In a startup, as the team is figuring out what works and what does not, often adjustments will be made in many different aspects of the business – on the business model; product/service; pricing; customer segments; markets; positioning, etc. To someone who does not understand that this is the way most startups figure out their ‘model’, it will appear as if the entrepreneurs are not focused or not clear or are a confused lot. This leads to frustration and discomfort for an employee who was not prepared for constant changes in the business. When hiring people for startups, entrepreneurs should make efforts to explain these dynamics.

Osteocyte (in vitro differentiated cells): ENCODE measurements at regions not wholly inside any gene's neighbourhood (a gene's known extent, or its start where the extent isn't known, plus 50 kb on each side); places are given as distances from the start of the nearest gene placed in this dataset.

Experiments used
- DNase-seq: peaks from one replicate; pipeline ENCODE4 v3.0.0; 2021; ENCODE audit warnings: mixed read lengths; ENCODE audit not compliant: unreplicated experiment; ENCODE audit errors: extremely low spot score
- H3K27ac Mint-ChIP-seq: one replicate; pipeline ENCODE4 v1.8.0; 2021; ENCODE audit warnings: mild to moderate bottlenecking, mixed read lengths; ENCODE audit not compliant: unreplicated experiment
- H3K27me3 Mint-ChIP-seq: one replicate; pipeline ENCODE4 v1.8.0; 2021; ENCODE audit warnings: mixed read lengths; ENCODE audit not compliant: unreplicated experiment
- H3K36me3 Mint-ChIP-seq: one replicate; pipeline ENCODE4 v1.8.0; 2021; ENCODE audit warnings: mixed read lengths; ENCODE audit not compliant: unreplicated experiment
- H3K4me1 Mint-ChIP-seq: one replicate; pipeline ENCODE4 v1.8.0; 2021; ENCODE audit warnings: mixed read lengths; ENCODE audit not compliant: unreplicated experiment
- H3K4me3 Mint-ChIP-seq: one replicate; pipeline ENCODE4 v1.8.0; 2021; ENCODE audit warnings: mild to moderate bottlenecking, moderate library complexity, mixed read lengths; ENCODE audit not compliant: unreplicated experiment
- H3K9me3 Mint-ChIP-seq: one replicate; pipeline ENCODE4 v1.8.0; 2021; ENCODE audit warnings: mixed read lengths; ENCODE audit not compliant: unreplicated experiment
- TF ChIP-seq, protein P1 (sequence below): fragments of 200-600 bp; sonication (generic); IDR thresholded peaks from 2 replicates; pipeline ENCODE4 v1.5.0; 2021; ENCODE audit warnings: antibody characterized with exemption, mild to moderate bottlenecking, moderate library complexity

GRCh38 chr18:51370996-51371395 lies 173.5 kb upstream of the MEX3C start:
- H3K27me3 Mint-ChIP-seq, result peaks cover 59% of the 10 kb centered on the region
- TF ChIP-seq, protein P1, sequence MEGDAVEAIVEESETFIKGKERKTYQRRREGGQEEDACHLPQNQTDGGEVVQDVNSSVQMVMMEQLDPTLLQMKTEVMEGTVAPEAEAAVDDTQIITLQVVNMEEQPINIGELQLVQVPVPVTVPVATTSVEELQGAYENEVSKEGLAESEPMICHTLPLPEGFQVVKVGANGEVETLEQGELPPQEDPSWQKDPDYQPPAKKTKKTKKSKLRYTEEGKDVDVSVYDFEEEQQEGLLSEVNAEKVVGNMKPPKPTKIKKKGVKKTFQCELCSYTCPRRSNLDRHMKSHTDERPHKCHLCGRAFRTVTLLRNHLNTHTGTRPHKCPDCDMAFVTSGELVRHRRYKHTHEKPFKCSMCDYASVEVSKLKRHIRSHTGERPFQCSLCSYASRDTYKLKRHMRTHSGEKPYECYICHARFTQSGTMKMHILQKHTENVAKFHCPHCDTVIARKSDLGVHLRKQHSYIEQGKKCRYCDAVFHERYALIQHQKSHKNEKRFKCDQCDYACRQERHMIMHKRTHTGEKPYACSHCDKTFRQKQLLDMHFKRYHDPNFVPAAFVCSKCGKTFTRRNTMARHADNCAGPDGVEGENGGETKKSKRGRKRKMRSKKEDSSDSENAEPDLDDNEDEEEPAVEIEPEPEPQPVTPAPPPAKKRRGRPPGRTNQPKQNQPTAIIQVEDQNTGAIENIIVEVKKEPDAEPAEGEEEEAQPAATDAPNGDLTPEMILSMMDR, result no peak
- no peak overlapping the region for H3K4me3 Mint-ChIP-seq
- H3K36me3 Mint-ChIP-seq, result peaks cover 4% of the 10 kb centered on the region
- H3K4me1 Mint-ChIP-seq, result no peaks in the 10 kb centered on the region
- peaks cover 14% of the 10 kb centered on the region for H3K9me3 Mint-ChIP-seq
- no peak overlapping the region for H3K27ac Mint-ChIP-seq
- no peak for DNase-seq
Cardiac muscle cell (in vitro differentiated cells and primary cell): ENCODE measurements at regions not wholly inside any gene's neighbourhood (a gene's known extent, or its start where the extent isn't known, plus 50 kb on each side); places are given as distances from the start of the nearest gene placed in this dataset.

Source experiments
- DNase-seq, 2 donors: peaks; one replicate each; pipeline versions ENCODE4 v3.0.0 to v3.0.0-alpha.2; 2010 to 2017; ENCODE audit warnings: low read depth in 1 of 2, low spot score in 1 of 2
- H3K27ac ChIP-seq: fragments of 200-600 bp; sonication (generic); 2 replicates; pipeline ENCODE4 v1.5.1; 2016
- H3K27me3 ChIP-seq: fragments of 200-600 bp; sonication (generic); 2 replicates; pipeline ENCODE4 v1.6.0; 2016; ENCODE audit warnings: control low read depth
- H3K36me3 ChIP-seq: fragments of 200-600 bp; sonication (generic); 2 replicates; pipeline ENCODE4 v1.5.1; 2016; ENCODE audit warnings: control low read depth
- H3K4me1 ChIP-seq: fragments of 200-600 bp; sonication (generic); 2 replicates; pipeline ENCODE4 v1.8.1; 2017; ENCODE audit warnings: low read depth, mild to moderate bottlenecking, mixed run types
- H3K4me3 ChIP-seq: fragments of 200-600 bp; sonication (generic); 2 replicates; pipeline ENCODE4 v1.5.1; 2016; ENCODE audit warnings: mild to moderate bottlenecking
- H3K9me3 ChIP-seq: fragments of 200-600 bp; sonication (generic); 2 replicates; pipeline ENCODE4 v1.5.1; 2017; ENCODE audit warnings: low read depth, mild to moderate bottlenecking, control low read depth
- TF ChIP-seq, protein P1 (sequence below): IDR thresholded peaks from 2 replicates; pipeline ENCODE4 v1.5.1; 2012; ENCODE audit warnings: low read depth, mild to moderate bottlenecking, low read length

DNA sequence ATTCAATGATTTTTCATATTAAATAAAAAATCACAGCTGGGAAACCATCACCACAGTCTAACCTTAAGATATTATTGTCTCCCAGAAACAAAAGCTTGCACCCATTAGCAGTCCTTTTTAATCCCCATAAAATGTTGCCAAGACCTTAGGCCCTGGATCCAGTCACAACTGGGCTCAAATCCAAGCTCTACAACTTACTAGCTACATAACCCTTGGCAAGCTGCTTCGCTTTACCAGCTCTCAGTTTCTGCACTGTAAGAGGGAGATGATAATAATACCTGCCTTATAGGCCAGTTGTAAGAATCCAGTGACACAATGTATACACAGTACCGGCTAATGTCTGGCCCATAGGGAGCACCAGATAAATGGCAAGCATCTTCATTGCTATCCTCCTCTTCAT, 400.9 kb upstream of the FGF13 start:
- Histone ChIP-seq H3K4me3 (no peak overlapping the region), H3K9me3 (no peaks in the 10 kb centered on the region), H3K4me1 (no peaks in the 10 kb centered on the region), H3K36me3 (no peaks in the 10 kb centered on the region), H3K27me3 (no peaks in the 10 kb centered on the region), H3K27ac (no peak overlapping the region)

They should also clarify that the startup is likely to be lean, resource starved and cannot be expected to be ‘a smaller version of a large company.’ A startup is fundamentally different from an established or larger organization.

But despite all this, there will be situations when entrepreneurs need to take the tough call of asking someone to leave.

Do remember however, that for startups, where the right model is yet to be discovered, it is important to hire people for their attitude and drive rather than for their competence on a particular aspect. Hire people with passion and enthusiasm. Hire people who are responsible and self-driven. If they are not, then even their competence for the role is not going to be effective in a startup.

When should an employee be asked to leave?